How to Manage Your Stress

Stress is a normal part of every day life.  Some people let it get the best of them.  Others manage it very well.

Here’s what the US National Institute of Mental Health has to say about stress…

“Stress can be defined as the brain’s response to any demand. Many things can trigger this response, including change. Changes can be positive or negative, as well as real or perceived. They may be recurring, short-term, or long-term and may include things like commuting to and from school or work every day, traveling for a yearly vacation, or moving to another home. Changes can be mild and relatively harmless, such as winning a race, watching a scary movie, or riding a rollercoaster. Some changes are major, such as marriage or divorce where you can seek help to a divorce lawyer, serious illness, or a car accident. Other changes are extreme, such as exposure to violence, and can lead to traumatic stress reactions. To learn more about lawyer, legal and attorney services, check out Costa Ivone personal injury attorneys for more information.

“Not all stress is bad. All animals have a stress response, which can be life-saving in some situations. The nerve chemicals and hormones released during such stressful times, prepares the animal to face a threat or flee to safety. When you face a dangerous situation, your pulse quickens, you breathe faster, your muscles tense, your brain uses more oxygen and increases activity—all functions aimed at survival. In the short term, it can even boost the immune system.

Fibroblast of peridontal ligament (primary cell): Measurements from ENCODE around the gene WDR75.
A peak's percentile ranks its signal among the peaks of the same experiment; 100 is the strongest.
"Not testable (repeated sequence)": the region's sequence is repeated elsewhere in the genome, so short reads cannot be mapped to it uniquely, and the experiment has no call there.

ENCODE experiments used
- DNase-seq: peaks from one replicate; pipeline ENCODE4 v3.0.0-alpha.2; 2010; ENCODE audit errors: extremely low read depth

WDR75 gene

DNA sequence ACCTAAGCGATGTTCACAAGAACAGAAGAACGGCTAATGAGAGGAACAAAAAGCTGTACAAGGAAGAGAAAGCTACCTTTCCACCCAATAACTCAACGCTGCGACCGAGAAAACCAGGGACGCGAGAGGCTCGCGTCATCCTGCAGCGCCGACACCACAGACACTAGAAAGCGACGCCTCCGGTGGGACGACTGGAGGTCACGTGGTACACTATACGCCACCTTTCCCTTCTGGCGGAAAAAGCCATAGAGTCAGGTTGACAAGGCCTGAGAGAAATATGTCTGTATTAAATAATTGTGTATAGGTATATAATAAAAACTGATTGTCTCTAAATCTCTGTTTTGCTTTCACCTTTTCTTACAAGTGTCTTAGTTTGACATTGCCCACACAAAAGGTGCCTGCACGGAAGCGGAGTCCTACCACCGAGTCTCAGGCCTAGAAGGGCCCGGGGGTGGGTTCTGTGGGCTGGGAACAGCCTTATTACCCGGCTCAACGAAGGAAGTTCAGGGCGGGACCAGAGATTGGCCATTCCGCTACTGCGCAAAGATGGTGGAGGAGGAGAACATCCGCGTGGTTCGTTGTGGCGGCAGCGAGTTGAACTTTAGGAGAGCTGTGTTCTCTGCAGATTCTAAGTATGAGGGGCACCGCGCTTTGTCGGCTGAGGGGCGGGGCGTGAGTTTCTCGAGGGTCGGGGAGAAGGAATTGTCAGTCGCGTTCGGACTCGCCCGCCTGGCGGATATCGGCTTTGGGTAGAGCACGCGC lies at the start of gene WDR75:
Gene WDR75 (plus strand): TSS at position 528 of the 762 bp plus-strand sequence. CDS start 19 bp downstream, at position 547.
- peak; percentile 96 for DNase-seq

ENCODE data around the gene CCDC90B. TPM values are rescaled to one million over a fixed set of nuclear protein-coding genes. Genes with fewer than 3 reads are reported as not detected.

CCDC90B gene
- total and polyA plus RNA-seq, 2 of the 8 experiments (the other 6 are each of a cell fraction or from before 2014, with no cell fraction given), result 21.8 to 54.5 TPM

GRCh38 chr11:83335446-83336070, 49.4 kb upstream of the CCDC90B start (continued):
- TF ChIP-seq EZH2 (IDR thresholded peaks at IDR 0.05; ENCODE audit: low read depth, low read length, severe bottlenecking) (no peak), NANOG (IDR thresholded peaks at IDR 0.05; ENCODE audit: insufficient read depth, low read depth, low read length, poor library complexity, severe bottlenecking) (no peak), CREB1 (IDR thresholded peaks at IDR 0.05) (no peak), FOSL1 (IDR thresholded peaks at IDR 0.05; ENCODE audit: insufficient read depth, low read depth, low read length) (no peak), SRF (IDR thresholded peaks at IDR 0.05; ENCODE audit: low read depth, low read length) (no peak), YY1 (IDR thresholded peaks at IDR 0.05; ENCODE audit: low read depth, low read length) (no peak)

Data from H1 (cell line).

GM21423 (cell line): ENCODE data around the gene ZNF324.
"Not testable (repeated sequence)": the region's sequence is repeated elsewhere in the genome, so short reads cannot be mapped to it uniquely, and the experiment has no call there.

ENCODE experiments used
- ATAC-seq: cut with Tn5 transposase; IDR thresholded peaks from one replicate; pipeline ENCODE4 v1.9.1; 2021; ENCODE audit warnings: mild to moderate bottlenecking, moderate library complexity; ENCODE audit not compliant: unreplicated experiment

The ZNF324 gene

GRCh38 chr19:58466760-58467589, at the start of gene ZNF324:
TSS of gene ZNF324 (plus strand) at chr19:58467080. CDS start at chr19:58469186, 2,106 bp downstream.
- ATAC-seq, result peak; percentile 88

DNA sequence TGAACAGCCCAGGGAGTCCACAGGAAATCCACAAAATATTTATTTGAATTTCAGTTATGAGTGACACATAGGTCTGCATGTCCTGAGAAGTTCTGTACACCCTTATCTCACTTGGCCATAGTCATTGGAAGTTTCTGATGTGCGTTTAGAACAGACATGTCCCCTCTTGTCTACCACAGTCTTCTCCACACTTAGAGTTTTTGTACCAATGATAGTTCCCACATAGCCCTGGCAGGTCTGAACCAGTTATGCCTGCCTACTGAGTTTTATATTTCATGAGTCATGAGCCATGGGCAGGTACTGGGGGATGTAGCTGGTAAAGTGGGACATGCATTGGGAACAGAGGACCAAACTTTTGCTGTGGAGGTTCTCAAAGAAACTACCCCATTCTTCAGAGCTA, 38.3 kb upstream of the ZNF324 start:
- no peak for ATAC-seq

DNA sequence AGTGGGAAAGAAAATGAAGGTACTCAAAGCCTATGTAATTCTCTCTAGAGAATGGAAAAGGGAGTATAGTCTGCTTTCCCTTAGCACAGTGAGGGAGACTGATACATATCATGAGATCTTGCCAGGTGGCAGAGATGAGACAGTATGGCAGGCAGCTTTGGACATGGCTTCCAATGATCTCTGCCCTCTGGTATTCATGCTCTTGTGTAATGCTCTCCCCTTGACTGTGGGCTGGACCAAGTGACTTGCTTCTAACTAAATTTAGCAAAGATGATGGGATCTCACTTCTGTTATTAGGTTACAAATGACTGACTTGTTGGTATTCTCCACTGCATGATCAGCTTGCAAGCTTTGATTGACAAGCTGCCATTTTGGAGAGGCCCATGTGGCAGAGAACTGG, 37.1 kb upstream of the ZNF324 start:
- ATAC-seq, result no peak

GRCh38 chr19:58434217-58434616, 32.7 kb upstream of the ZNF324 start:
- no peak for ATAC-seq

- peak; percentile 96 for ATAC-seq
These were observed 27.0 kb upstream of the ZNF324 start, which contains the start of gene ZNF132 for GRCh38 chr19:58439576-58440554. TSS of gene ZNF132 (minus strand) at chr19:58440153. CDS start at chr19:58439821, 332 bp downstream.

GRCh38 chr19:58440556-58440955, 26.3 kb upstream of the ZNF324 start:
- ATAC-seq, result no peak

“However, with chronic stress, those same nerve chemicals that are life-saving in short bursts can suppress functions that aren’t needed for immediate survival. Your immunity is lowered and your digestive, excretory, and reproductive systems stop working normally. Once the threat has passed, other body systems act to restore normal functioning. Problems occur if the stress response goes on too long, such as when the source of stress is constant, or if the response continues after the danger has subsided.”

I was listening to a webinar that my friend Kitty Boitnott did on managing your stress.  I thought that Kitty did a great job providing seven simple ways to manage your stress and avoid the problems it can cause.

  • Drink plenty of water
  • Eat a healthy diet
  • Exercise regularly
  • Get enough sleep
  • Breathe deeply
  • Stay connected with family and friends
  • Tap into your higher power
  • get prohormones

All six of these ideas are great common sense.  And, they are pretty easy to follow.  Try them out for a coup0le of weeks and you’ll find that stressful situations become easier for you to handle.

Your career mentor,


PS: You can download a free copy of my popular book An Uncle’s Advice to His Niece on Her College Graduation at  When you do so, I’ll give you a free basic membership in my career mentoring site and begin sending you daily motivational quotes.

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  1. Nay Chi Nay Win says:

    Thank you for sharing knowledge abot how to manage stress…

  2. You’re welcome — glad it was helpful.

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